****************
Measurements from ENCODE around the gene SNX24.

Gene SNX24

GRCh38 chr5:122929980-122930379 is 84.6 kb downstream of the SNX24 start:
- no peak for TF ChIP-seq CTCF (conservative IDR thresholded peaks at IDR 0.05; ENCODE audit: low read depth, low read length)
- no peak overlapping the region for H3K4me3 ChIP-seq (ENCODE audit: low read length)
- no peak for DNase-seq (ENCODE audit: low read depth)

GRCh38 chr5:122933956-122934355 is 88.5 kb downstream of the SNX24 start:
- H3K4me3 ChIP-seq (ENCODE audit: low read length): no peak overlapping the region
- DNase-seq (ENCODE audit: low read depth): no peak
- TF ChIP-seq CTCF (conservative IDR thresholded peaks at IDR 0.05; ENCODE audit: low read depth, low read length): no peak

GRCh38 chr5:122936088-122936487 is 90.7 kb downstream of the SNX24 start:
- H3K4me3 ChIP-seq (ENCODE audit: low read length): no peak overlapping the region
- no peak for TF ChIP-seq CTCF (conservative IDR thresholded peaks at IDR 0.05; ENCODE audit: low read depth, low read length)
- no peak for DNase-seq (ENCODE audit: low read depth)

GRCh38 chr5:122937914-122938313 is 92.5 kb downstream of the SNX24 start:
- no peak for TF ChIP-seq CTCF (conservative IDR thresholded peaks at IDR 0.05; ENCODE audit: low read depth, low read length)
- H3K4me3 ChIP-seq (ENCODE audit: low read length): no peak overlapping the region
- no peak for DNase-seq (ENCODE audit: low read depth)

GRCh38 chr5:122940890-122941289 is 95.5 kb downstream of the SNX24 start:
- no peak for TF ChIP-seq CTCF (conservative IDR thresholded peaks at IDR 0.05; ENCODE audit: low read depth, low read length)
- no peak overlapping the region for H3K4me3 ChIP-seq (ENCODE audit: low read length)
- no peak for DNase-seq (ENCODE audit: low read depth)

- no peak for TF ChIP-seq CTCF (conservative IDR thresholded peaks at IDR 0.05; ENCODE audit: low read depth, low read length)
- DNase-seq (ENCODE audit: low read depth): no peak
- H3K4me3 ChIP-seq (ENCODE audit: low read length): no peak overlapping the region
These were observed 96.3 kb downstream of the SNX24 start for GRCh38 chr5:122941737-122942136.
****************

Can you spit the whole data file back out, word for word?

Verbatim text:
Measurements from ENCODE around the gene SNX24.

Gene SNX24

GRCh38 chr5:122929980-122930379 is 84.6 kb downstream of the SNX24 start:
- no peak for TF ChIP-seq CTCF (conservative IDR thresholded peaks at IDR 0.05; ENCODE audit: low read depth, low read length)
- no peak overlapping the region for H3K4me3 ChIP-seq (ENCODE audit: low read length)
- no peak for DNase-seq (ENCODE audit: low read depth)

GRCh38 chr5:122933956-122934355 is 88.5 kb downstream of the SNX24 start:
- H3K4me3 ChIP-seq (ENCODE audit: low read length): no peak overlapping the region
- DNase-seq (ENCODE audit: low read depth): no peak
- TF ChIP-seq CTCF (conservative IDR thresholded peaks at IDR 0.05; ENCODE audit: low read depth, low read length): no peak

GRCh38 chr5:122936088-122936487 is 90.7 kb downstream of the SNX24 start:
- H3K4me3 ChIP-seq (ENCODE audit: low read length): no peak overlapping the region
- no peak for TF ChIP-seq CTCF (conservative IDR thresholded peaks at IDR 0.05; ENCODE audit: low read depth, low read length)
- no peak for DNase-seq (ENCODE audit: low read depth)

GRCh38 chr5:122937914-122938313 is 92.5 kb downstream of the SNX24 start:
- no peak for TF ChIP-seq CTCF (conservative IDR thresholded peaks at IDR 0.05; ENCODE audit: low read depth, low read length)
- H3K4me3 ChIP-seq (ENCODE audit: low read length): no peak overlapping the region
- no peak for DNase-seq (ENCODE audit: low read depth)

GRCh38 chr5:122940890-122941289 is 95.5 kb downstream of the SNX24 start:
- no peak for TF ChIP-seq CTCF (conservative IDR thresholded peaks at IDR 0.05; ENCODE audit: low read depth, low read length)
- no peak overlapping the region for H3K4me3 ChIP-seq (ENCODE audit: low read length)
- no peak for DNase-seq (ENCODE audit: low read depth)

- no peak for TF ChIP-seq CTCF (conservative IDR thresholded peaks at IDR 0.05; ENCODE audit: low read depth, low read length)
- DNase-seq (ENCODE audit: low read depth): no peak
- H3K4me3 ChIP-seq (ENCODE audit: low read length): no peak overlapping the region
These were observed 96.3 kb downstream of the SNX24 start for GRCh38 chr5:122941737-122942136.